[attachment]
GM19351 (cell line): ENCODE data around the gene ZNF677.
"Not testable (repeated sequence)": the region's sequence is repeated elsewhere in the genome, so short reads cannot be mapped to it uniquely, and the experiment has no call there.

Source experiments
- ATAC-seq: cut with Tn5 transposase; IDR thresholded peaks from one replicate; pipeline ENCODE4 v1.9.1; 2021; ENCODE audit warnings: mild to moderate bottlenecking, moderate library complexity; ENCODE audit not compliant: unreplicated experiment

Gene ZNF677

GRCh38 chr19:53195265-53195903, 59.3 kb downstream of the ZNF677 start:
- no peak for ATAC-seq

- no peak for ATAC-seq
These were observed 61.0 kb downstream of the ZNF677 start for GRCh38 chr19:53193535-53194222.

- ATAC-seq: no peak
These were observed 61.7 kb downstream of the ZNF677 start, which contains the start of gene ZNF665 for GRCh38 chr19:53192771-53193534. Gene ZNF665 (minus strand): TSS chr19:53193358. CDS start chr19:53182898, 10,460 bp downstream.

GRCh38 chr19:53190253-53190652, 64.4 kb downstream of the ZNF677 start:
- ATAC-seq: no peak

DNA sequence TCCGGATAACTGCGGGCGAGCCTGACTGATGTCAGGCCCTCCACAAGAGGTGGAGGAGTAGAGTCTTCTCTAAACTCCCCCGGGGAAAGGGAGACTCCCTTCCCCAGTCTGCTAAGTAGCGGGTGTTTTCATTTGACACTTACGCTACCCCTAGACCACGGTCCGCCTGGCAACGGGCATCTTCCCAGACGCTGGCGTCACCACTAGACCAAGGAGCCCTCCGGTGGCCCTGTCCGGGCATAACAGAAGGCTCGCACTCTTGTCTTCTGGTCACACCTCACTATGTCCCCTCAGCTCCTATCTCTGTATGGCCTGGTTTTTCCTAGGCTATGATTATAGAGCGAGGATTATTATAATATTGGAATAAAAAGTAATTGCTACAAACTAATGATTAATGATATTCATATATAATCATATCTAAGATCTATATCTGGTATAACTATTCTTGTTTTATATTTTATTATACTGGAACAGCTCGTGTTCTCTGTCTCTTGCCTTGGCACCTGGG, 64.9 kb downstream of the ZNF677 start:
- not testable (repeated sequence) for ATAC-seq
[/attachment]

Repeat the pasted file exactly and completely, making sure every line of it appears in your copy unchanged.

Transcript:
GM19351 (cell line): ENCODE data around the gene ZNF677.
"Not testable (repeated sequence)": the region's sequence is repeated elsewhere in the genome, so short reads cannot be mapped to it uniquely, and the experiment has no call there.

Source experiments
- ATAC-seq: cut with Tn5 transposase; IDR thresholded peaks from one replicate; pipeline ENCODE4 v1.9.1; 2021; ENCODE audit warnings: mild to moderate bottlenecking, moderate library complexity; ENCODE audit not compliant: unreplicated experiment

Gene ZNF677

GRCh38 chr19:53195265-53195903, 59.3 kb downstream of the ZNF677 start:
- no peak for ATAC-seq

- no peak for ATAC-seq
These were observed 61.0 kb downstream of the ZNF677 start for GRCh38 chr19:53193535-53194222.

- ATAC-seq: no peak
These were observed 61.7 kb downstream of the ZNF677 start, which contains the start of gene ZNF665 for GRCh38 chr19:53192771-53193534. Gene ZNF665 (minus strand): TSS chr19:53193358. CDS start chr19:53182898, 10,460 bp downstream.

GRCh38 chr19:53190253-53190652, 64.4 kb downstream of the ZNF677 start:
- ATAC-seq: no peak

DNA sequence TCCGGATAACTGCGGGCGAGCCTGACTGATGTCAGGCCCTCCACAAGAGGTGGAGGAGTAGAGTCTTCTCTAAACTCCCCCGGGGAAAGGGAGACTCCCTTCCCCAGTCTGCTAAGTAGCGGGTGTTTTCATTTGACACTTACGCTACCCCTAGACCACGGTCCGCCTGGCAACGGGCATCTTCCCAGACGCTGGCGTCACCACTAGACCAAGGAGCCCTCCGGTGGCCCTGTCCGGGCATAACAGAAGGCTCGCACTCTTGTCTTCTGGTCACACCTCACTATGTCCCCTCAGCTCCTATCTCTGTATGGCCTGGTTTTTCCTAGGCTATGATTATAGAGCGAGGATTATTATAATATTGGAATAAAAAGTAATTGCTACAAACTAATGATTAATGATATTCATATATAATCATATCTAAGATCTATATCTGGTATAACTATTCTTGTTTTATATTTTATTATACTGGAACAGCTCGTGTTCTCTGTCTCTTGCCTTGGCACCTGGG, 64.9 kb downstream of the ZNF677 start:
- not testable (repeated sequence) for ATAC-seq